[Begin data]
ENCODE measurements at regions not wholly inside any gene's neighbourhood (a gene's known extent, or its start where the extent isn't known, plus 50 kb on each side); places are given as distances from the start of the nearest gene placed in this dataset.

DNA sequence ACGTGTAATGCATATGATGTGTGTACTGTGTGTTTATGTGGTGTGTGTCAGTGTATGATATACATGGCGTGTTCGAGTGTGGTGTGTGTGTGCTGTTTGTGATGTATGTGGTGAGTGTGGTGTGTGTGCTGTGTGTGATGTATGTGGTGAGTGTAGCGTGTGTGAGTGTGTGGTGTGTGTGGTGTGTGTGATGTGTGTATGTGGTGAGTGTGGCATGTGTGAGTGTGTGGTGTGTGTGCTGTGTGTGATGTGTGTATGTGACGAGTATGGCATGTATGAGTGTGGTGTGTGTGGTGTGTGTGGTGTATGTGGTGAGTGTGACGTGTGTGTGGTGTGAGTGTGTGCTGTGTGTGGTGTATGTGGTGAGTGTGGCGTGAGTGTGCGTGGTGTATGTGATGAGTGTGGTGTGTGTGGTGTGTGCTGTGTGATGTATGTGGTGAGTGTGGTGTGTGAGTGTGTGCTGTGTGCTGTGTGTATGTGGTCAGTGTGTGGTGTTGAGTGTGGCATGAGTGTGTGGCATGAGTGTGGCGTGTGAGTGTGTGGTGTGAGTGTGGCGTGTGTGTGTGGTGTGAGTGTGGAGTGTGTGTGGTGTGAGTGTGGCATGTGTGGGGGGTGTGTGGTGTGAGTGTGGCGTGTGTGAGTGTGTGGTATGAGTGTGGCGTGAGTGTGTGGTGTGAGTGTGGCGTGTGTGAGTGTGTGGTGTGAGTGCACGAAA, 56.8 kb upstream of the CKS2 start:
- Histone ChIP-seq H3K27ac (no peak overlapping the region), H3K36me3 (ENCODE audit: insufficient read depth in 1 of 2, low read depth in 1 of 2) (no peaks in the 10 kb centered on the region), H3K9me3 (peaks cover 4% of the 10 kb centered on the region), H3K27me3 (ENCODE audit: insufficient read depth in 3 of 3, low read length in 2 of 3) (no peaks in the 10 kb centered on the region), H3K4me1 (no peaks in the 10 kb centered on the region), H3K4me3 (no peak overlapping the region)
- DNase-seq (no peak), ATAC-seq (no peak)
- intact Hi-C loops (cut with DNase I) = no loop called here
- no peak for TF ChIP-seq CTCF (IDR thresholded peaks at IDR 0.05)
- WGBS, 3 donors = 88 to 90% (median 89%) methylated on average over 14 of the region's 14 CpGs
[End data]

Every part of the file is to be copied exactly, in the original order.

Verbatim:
ENCODE measurements at regions not wholly inside any gene's neighbourhood (a gene's known extent, or its start where the extent isn't known, plus 50 kb on each side); places are given as distances from the start of the nearest gene placed in this dataset.

DNA sequence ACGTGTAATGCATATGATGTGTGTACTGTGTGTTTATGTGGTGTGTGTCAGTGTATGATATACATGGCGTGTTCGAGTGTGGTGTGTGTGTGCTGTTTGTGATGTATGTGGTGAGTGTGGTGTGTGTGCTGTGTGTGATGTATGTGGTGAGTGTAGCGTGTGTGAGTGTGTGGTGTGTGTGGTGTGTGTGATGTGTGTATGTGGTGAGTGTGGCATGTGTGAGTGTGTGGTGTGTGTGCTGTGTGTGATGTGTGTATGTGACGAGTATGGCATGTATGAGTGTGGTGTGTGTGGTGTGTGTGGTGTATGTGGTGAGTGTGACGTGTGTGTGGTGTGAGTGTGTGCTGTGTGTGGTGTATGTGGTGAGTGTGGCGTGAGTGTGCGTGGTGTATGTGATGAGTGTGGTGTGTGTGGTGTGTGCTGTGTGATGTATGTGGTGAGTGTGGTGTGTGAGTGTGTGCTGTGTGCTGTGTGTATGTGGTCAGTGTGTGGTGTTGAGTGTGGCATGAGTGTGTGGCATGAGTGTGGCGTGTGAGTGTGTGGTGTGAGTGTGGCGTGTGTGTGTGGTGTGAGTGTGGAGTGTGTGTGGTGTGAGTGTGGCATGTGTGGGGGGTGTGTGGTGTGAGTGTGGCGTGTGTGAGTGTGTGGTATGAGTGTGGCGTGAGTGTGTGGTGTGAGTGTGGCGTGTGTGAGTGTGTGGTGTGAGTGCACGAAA, 56.8 kb upstream of the CKS2 start:
- Histone ChIP-seq H3K27ac (no peak overlapping the region), H3K36me3 (ENCODE audit: insufficient read depth in 1 of 2, low read depth in 1 of 2) (no peaks in the 10 kb centered on the region), H3K9me3 (peaks cover 4% of the 10 kb centered on the region), H3K27me3 (ENCODE audit: insufficient read depth in 3 of 3, low read length in 2 of 3) (no peaks in the 10 kb centered on the region), H3K4me1 (no peaks in the 10 kb centered on the region), H3K4me3 (no peak overlapping the region)
- DNase-seq (no peak), ATAC-seq (no peak)
- intact Hi-C loops (cut with DNase I) = no loop called here
- no peak for TF ChIP-seq CTCF (IDR thresholded peaks at IDR 0.05)
- WGBS, 3 donors = 88 to 90% (median 89%) methylated on average over 14 of the region's 14 CpGs